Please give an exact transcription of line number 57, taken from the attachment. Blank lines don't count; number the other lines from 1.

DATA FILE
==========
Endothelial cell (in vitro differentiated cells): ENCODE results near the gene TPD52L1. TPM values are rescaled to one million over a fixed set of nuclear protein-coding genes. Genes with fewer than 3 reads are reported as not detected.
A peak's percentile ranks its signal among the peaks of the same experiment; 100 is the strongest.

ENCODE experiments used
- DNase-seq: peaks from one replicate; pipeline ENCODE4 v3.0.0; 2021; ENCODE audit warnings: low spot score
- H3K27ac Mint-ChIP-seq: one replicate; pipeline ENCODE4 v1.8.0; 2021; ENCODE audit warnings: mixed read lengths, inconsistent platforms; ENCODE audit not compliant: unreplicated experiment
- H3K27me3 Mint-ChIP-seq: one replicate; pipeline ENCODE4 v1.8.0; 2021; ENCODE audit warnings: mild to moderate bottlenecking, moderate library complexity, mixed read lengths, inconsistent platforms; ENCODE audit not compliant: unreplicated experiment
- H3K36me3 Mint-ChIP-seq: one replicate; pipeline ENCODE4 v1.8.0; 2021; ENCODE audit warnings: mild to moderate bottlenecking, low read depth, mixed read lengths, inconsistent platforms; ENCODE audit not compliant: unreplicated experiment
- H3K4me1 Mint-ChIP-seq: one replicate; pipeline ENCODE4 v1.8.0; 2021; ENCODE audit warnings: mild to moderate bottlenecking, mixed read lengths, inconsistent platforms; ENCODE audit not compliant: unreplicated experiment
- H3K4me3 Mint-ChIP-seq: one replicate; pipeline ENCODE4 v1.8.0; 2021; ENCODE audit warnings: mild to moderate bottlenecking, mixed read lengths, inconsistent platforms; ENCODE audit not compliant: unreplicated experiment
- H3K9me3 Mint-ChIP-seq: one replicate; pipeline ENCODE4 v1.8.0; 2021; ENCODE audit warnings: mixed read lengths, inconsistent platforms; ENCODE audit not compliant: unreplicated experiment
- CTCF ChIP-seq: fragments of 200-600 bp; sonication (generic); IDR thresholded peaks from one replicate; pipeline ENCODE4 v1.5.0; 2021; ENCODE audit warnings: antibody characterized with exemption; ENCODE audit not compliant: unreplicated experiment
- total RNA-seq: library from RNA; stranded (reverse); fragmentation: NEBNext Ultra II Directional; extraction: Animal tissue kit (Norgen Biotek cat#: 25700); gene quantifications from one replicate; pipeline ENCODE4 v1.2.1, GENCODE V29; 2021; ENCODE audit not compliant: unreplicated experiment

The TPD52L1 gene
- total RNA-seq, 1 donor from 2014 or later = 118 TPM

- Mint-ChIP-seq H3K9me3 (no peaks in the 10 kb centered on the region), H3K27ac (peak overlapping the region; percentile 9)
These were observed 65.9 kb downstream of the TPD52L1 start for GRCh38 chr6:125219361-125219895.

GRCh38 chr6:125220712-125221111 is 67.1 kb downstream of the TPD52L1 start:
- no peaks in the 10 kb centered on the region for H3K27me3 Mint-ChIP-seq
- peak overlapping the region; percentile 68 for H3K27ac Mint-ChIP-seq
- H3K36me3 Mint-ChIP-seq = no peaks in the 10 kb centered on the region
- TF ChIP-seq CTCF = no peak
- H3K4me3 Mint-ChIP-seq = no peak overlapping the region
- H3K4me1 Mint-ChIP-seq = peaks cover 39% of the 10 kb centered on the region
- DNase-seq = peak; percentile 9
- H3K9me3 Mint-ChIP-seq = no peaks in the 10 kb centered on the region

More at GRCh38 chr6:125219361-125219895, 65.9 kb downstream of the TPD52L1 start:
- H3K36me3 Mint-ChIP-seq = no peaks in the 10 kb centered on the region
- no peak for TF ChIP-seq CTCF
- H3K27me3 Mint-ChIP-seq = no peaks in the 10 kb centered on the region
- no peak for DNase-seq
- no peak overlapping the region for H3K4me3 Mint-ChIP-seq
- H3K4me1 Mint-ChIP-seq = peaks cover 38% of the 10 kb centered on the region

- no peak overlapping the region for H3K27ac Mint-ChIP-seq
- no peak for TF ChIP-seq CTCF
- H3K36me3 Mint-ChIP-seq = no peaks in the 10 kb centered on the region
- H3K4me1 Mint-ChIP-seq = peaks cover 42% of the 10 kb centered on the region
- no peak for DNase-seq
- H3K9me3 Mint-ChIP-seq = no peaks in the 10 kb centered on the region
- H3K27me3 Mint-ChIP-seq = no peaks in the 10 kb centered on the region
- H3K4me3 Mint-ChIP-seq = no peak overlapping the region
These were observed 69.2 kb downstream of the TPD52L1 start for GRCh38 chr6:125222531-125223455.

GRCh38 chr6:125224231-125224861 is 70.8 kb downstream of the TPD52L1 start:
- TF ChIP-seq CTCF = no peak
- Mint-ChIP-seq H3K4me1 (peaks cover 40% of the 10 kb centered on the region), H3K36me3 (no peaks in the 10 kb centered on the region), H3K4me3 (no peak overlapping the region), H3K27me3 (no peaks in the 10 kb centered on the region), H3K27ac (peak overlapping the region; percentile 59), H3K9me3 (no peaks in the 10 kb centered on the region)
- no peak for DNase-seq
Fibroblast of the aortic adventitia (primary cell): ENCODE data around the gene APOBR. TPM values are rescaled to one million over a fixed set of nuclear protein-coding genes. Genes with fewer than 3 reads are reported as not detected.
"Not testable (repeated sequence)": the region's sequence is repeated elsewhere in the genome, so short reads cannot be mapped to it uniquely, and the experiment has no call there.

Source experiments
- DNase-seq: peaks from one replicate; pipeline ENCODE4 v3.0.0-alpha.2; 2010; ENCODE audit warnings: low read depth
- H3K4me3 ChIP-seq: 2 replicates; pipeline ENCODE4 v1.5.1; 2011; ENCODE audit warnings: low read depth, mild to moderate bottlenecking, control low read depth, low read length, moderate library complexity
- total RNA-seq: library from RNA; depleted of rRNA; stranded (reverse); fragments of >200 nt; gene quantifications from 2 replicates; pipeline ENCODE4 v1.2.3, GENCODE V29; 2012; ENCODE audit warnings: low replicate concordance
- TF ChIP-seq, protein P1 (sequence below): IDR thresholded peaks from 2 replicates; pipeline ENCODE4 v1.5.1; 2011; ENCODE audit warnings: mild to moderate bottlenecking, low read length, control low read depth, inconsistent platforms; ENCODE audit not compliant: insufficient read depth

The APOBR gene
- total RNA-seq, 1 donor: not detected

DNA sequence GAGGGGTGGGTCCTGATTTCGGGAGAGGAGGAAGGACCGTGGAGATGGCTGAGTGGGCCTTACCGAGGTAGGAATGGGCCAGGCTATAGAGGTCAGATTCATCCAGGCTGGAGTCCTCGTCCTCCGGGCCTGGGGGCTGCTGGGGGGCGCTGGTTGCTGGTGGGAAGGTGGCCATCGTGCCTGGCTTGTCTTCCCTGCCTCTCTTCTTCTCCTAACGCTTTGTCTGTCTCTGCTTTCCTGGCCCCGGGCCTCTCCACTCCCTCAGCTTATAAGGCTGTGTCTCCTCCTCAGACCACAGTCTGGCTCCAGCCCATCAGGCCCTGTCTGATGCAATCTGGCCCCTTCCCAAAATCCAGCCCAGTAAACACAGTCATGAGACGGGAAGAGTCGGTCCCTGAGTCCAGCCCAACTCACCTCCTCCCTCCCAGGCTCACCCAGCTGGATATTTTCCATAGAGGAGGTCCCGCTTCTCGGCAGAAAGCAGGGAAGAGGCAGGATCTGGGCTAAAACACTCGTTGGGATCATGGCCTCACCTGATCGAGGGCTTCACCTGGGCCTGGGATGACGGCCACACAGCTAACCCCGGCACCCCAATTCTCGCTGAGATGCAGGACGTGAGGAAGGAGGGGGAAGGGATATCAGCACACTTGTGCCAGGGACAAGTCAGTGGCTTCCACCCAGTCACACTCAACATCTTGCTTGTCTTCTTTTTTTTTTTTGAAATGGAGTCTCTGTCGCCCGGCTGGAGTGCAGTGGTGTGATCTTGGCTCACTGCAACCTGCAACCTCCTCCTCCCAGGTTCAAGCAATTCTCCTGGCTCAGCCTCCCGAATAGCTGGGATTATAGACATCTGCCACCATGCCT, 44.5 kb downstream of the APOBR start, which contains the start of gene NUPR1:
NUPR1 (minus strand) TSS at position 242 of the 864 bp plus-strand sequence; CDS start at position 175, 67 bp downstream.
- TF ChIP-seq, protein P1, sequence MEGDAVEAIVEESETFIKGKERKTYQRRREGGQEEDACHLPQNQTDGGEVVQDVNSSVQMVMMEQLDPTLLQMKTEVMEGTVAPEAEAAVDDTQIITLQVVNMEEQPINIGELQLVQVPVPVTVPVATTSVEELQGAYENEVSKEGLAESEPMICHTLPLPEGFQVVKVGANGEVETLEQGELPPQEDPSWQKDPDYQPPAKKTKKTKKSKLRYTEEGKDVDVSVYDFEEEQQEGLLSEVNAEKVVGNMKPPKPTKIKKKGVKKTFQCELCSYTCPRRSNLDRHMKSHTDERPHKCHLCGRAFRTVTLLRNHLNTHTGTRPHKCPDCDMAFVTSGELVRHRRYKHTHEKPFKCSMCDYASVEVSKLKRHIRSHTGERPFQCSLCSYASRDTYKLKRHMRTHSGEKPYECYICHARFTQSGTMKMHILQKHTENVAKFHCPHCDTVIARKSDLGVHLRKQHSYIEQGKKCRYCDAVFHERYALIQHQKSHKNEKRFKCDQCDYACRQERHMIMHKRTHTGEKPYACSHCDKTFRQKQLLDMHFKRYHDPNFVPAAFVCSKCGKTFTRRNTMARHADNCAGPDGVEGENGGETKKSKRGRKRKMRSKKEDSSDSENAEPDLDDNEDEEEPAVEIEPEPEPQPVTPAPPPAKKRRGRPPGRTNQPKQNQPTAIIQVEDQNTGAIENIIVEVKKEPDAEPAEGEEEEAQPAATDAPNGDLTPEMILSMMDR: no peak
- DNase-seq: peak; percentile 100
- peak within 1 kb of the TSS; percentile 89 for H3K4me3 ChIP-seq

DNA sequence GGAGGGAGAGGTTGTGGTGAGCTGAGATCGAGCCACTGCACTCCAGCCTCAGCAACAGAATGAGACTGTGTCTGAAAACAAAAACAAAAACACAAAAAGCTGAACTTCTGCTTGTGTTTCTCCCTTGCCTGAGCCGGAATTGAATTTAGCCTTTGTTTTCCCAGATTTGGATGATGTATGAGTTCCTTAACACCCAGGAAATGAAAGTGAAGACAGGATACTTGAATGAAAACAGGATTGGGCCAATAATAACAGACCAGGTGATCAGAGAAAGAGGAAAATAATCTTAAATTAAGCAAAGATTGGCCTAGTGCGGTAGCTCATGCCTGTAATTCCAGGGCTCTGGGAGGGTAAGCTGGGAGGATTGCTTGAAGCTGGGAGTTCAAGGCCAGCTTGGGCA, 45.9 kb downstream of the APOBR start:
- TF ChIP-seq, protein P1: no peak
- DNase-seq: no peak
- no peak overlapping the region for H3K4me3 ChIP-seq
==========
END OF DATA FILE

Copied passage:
- TF ChIP-seq, protein P1, sequence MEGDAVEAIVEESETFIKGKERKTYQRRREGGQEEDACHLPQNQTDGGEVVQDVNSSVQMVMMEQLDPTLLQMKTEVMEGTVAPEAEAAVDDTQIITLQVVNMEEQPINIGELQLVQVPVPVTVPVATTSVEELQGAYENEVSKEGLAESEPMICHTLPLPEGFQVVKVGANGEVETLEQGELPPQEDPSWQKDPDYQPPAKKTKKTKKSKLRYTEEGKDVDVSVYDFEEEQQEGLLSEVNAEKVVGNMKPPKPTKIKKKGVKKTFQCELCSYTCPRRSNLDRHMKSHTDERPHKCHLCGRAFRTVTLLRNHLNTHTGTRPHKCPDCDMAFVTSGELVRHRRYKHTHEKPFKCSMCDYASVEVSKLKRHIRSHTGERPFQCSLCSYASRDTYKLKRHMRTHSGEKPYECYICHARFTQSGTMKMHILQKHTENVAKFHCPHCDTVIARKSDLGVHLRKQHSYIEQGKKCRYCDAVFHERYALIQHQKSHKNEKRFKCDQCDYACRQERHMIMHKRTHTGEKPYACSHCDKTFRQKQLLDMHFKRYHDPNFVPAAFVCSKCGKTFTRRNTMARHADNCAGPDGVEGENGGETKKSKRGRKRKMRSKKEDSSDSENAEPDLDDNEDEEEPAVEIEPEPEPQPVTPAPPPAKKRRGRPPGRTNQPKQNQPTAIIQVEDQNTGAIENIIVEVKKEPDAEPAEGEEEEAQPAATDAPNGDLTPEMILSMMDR: no peak